Ethics Reading Courses

Take a deep dive into ethics, one book at a time

No matter how busy you are, you can work ethics into your schedule with a quarter-credit Prindle Ethics Reading Course. In these courses, you’ll read and discuss with your professor and classmates a single work to enhance your understanding of the field of ethics or an individual ethical issue. These quarter-credit ethics reading courses allow students to easily weave an ethics component throughout their curriculum while at DePauw. Consult the Schedule of Courses to register for one of these courses today!

Ethics Reading Courses Information

A professor and some of her students seated around a table in a heated discussion
Make ethics a part of your DePauw experience

You can find these courses listed in the Schedule of Courses just like any other class.

Classes meet for the first eight weeks of the semester.

Please note that the information below is subject to change. Consult the Schedule of Courses for the most accurate and updated information.

Fall 2023

For meeting times and the most up-to-date information on these courses, please consult the University’s Schedule of Courses.

Text: Rashad Shabazz, Spatializing Blackness: Architectures of Confinement and Black Masculinity in Chicago
Instructor: Aliyah Turner
Course Description: Ongoing debates around racial realism call for increasing our collective race consciousness. Still, there remains a gross and glaring underrepresentation of positive portrayals and depictions of Blackness in society, especially at the intersection of gender, class, and place. Blackness is more than a monolith or condemnable identity in society. From as early as the Transatlantic slave trade to the current overrepresentation of Black men in our carceral state, Black masculinity remains a contested identity that people still shy away from in discussions, conversations, and everyday interactions. The globalizing anti-Black sentiment is one that continues to stifle racial progress while promoting the illusion of a post-racial ideal – or that there is meritocracy within major institutions of power that remain pejorative. It’s important to reimagine Blackness and its intersection with masculinity as not only a racialized and gendered identity that we hold at the individual level, but as a worldview, a perspective of/on life, a history, a rich culture, and as something that uniquely constructs space in society for all peoples in and beyond the diaspora. The work of Rashad Shabazz examines how architectures of confinement, which represent a multitude of surveillance, coercion, and control tactics, intersect with Blackness, gender, and place. This course will offer students a new way of imagining Black masculinity while giving attention to its major construction sites, including history, politics, gender, and culture.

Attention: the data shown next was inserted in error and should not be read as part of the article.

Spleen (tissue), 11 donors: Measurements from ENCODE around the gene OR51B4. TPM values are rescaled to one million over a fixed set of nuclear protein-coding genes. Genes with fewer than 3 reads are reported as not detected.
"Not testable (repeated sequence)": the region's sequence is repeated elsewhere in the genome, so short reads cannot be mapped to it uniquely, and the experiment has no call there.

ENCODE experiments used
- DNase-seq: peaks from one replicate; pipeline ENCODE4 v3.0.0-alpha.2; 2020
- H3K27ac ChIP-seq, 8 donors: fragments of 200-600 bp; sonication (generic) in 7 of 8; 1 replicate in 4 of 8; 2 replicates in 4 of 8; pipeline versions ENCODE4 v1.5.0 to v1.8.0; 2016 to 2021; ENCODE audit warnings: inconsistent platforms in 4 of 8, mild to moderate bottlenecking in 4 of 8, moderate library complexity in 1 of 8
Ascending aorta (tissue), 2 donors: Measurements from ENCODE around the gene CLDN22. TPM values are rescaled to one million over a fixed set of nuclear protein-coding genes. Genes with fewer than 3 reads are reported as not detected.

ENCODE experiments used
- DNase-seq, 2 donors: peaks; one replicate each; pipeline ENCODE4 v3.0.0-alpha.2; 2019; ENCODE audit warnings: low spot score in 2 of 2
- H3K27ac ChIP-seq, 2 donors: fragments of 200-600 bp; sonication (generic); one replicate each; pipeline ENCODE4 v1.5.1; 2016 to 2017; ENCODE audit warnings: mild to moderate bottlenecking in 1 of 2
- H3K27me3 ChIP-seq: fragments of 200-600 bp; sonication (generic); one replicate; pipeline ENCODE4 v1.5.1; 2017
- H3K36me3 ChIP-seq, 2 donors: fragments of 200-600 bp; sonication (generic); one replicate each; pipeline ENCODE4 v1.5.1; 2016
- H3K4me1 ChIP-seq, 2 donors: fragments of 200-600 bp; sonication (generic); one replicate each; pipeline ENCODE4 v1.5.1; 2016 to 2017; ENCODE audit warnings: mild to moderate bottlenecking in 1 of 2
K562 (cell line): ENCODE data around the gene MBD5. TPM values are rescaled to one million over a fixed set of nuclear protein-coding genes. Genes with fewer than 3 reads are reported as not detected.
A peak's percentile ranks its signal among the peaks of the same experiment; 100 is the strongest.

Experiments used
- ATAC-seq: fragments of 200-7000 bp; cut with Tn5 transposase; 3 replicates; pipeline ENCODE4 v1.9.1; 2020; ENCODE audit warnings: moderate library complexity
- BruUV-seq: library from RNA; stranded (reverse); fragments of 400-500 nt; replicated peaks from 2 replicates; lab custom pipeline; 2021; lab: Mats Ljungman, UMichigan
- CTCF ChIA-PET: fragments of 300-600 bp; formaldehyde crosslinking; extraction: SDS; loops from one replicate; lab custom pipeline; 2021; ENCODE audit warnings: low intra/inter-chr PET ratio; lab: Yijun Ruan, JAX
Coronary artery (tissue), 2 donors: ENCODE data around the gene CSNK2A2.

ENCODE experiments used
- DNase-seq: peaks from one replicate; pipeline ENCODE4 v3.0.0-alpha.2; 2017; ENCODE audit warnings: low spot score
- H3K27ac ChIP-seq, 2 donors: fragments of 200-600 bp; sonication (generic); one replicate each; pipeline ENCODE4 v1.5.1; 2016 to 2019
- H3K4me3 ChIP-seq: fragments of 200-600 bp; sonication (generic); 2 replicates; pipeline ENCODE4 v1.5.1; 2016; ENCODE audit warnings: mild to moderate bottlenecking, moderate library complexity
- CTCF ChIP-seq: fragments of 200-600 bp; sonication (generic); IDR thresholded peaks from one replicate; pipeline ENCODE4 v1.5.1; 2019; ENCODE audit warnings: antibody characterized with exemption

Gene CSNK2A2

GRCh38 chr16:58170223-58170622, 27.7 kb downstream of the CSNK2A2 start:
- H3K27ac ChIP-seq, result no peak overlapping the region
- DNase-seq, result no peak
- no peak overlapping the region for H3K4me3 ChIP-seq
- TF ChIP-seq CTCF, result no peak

Meeting Time: First 8 Wednesday evenings of Fall 2023 semester

Text: Alvin E. Roth, Who Gets What–and Why
Instructor: Town Oh